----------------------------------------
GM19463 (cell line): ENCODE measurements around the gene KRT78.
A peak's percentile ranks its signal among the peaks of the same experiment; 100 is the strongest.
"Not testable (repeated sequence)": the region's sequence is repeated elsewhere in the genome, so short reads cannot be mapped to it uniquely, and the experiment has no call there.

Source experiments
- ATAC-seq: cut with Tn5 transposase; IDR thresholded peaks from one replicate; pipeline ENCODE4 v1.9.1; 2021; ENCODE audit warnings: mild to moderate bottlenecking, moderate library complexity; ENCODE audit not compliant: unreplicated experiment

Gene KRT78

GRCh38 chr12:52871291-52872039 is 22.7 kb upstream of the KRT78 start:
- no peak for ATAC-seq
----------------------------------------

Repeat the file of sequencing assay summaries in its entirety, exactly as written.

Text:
GM19463 (cell line): ENCODE measurements around the gene KRT78.
A peak's percentile ranks its signal among the peaks of the same experiment; 100 is the strongest.
"Not testable (repeated sequence)": the region's sequence is repeated elsewhere in the genome, so short reads cannot be mapped to it uniquely, and the experiment has no call there.

Source experiments
- ATAC-seq: cut with Tn5 transposase; IDR thresholded peaks from one replicate; pipeline ENCODE4 v1.9.1; 2021; ENCODE audit warnings: mild to moderate bottlenecking, moderate library complexity; ENCODE audit not compliant: unreplicated experiment

Gene KRT78

GRCh38 chr12:52871291-52872039 is 22.7 kb upstream of the KRT78 start:
- no peak for ATAC-seq